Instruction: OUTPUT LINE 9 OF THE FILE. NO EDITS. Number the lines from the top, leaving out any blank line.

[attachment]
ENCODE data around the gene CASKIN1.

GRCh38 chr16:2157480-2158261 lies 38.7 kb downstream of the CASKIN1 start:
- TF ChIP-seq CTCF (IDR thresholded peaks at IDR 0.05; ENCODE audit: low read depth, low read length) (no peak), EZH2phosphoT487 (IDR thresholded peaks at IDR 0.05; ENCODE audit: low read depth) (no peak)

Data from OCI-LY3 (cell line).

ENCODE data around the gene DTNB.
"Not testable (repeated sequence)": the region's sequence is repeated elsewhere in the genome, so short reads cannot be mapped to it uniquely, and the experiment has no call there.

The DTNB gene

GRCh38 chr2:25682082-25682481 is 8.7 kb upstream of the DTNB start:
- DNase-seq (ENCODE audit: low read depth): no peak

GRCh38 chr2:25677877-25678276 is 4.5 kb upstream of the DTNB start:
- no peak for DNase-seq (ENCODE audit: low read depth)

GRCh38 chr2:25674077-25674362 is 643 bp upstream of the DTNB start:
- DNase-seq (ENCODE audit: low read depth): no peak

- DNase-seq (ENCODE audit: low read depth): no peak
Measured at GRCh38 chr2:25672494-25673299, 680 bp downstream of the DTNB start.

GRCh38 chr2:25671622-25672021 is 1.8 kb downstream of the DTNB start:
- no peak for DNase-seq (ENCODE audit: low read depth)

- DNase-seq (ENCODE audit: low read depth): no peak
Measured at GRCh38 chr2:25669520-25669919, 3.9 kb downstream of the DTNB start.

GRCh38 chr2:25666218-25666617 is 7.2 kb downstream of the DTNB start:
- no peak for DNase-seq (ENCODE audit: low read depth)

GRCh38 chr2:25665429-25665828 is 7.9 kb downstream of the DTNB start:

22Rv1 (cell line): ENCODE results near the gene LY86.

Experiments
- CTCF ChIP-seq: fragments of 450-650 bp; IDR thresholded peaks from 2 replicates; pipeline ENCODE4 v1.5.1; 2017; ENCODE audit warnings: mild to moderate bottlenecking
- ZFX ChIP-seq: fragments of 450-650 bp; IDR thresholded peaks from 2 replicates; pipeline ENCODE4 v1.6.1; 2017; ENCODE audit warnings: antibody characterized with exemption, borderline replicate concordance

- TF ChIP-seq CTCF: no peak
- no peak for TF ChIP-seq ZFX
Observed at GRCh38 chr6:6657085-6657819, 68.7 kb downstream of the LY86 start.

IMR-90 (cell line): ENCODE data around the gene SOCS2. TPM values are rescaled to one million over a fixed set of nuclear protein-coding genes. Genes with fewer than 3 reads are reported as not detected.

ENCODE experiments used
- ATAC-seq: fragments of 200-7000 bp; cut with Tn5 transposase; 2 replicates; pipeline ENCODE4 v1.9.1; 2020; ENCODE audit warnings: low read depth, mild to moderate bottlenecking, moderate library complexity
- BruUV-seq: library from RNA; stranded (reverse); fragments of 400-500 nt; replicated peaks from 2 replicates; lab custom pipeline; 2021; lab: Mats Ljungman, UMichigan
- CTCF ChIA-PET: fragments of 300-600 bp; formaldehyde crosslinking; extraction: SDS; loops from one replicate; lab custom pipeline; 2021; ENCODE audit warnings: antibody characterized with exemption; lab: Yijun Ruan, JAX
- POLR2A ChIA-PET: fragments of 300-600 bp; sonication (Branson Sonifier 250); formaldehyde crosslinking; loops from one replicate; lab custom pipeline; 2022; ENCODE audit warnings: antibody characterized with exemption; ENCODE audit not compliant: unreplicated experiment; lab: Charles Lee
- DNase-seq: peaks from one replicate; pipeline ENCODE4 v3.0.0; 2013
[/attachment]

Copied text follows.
- DNase-seq (ENCODE audit: low read depth): no peak